Dany seems to be moved. She agrees to join forces and fight for Westeros and the North…as soon as Jon bends the knee. BOOM! Sick burn from the dragon lady.

On the beach, Tyrion is having a bad day. He tells Dany that the Unsullied are trapped at Casterley Rock and the Tyrells were slaughtered by the Lannister army. She is out of allies.

And pissed. She is once again ready to put all her dragon eggs in the “burn down King’s Landing” basket. Luckily, she asks Jon for his advice, and he advises against burning all her new subjects to death. An unorthodox plan, but not without its merits.

A Hard Day’s Knight

Brienne is training Pod, teaching him how to get up close and personal with the ground in Winterfell’s courtyard. Arya strolls in with Needle and says she wants to train under Brienne, too. She was there when Brienne beat the Hound in single combat, before shipping off to Essos for a couple seasons of fun times getting hit with a stick.

They duel. Arya pulls out some incredibly dope Faceless-Men-Water-Dancer shit, tagging Brienne a few times before fighting her to a draw.

Sansa and Littlefinger watch the whole thing. Sansa seems impressed, thinking about what she could have done over the last few years if she knew how to fight like that. Littlefinger seems threatened, because Arya and Bran are now two of the only people in the realm who seem able to surprise him.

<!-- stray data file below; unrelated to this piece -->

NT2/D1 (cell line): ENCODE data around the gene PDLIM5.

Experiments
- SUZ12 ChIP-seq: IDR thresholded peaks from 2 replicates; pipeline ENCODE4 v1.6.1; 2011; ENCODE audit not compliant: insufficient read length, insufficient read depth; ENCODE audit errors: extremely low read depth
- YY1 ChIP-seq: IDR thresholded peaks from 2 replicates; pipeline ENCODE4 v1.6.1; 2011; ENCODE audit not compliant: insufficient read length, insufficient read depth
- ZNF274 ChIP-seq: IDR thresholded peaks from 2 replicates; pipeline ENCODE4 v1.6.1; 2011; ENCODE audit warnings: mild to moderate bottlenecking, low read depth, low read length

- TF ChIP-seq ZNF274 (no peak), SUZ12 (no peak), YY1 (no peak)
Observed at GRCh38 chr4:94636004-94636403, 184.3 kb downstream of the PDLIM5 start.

Podrick sizes her up for a wedding proposal. I’m calling it now: series finale, Pod, Hot Pie and Gendry fight to the death for the chance to ultimately get rejected by Arya.

Welcome Back Koward

On the Middle Stairs in Dragonstone’s Stair District, Jon and Davos work on their cardio. Missandei is standing on a landing, looking out over the water — a favorite pastime here on Dragonstone. They all trade stories about their home traditions, like this is their semester off backpacking across the Narrow Sea before buckling down on the serious business of war. They see a single Greyjoy ship approaching.

Theon and Jon have a not-so-tearful reunion, because since Jon left for the Wall, Theon essentially turned Winterfell over to the Boltons. (Not that free room and board with Ramsay Bolton was a walk in the park for Theon.)

Theon has returned to ask Dany to use her armies to rescue Yara from Uncle Euron, but they tell him he’ll have to leave a message because Dany isn’t home. She’s taken off for… somewhere…

Light My (Field of) Fire

On the Gold Road, outside of King’s Landing, Jaime and Bronn supervise the convoy of grain heading into the city. Fun fact: this is the exact spot where, hundreds of years before, Aegon Targaryen rode his dragon into battle against the Lannister army, and roasted them all in the Field of Fire. I mention this for no reason.